Toronto Maple Leafs: Is this team simply not good enough to compete?

Logan O'Connor #25 of the Colorado Avalanche takes a hit from Zach Hyman #11 of the Toronto Maple Leafs during an NHL game at Scotiabank Arena. (Photo by Claus Andersen/Getty Images)
Logan O'Connor #25 of the Colorado Avalanche takes a hit from Zach Hyman #11 of the Toronto Maple Leafs during an NHL game at Scotiabank Arena. (Photo by Claus Andersen/Getty Images) /

With another tough loss, the Toronto Maple Leafs are now sitting at a 13-13-4 record with 30 points through 30 games and trying to get to 100 points might seem far out of reach.

There have been plenty of things to talk about this season with the Toronto Maple LeafsMike Babcock getting fired, the backup goaltender situation, and injuries all seem to be the new narratives.

Then there are the usual ones, like the defence not being good enough or the Leafs not being gritty enough or willing to work harder than their opponents. No matter which combination of things you believe to be true, it all comes down to this team simply not being good enough.

The fact of the matter is that this roster can’t really change much. The Leafs are right up against the salary cap and that’s preventing them from making any significant moves, including bringing in a more reliable backup goaltender.

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Yes, this team has also dealt with significant injuries but so does every team in the league. The Boston Bruins had a ton of man-games lost to injuries last season and they still managed to finish with 107 points. So throw that excuse out the window.

Isn’t this team supposed to be better on paper? Sure. The game isn’t played on paper though, and you never really know what to expect until you see the finished product on the ice. There’s now a big enough sample size to say that this team isn’t as good as we thought it would be.

I wrote an article recently touching on how Sheldon Keefe will face pressure immediately coming into this market and taking over a team that’s struggling. He got through the first week fine and even left fans optimistic. Now he faces his first true test in trying to get the Leafs back on track.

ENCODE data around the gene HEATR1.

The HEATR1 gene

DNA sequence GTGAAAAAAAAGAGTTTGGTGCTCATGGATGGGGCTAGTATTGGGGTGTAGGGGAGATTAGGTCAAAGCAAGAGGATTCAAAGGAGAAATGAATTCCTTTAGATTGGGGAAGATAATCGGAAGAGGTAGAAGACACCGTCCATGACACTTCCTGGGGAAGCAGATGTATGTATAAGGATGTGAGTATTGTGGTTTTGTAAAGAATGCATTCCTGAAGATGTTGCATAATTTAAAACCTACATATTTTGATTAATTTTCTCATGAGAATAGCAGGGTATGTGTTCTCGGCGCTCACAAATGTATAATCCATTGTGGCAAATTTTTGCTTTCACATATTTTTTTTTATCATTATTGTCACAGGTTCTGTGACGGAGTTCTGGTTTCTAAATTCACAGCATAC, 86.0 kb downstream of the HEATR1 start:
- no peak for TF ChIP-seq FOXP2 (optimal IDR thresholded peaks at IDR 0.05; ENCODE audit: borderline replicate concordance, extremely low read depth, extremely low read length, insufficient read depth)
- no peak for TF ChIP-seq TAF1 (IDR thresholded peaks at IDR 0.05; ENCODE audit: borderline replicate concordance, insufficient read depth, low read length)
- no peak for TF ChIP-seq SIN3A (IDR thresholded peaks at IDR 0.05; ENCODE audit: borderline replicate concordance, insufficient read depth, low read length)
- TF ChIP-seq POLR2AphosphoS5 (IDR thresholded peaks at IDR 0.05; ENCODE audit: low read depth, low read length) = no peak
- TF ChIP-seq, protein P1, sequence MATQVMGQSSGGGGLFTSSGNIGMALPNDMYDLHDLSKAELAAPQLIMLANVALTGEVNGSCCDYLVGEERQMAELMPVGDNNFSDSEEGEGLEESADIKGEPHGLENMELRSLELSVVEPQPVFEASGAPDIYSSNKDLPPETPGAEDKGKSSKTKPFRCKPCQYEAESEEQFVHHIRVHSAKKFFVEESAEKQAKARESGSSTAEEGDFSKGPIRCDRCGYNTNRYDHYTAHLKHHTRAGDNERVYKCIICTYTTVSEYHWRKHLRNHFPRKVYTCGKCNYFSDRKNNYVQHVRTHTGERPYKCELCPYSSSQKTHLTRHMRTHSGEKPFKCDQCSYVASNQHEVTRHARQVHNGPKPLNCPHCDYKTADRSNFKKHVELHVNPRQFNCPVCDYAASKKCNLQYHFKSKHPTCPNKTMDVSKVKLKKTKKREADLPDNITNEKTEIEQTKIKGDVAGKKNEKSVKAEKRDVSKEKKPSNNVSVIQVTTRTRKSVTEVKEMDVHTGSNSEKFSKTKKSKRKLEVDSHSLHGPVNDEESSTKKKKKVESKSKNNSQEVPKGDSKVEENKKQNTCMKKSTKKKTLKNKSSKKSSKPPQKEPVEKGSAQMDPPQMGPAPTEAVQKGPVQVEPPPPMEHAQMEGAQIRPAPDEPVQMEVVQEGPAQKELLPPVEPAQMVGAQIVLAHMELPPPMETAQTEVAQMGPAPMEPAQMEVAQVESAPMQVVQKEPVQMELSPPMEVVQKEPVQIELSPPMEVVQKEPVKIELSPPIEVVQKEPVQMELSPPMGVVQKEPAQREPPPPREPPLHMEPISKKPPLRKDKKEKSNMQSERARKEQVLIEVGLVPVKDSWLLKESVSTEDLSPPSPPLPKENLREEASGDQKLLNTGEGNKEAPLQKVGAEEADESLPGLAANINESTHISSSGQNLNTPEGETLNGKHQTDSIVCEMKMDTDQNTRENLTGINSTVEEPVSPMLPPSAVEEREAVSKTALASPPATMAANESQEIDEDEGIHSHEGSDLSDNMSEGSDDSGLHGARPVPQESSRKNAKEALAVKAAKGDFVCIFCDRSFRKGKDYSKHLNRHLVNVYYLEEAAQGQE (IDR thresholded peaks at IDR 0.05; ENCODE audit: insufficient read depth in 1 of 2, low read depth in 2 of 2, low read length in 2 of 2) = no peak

At the beginning of the season, there was optimism that this team could have a chance at winning the Atlantic Division. Now they’re just trying to sneak into the playoffs.

Somewhere between 95-100 points seems like the magic number for making the playoffs in the Eastern Conference. Toronto would have to get between 65-70 points in 52 games to get into that range. Impossible? Definitely not, but it’s going to be difficult.

They can’t afford to give away points every time they start their backup goalie, and they’ll have to beat the teams they’re supposed to beat. It starts with a tough four-game road trip on Saturday that begins in St. Louis and takes them through Western Canada to play the Canucks, Flames, and Oilers.

If they can get through that with some success, they’ve got some winnable games the rest of the month. Just remember, the game isn’t played on paper. Toronto will have to go out there and prove how good they really are, even against weaker opponents. It’s definitely going to be an interesting rest of the season for the Leafs.

Next. Don’t get worked up about Nathan MacKinnon’s comments. dark

Do you think the Leafs can start to play to their potential or is their pursuit of the playoffs going to be too tough to overcome? Let us know in the comments below.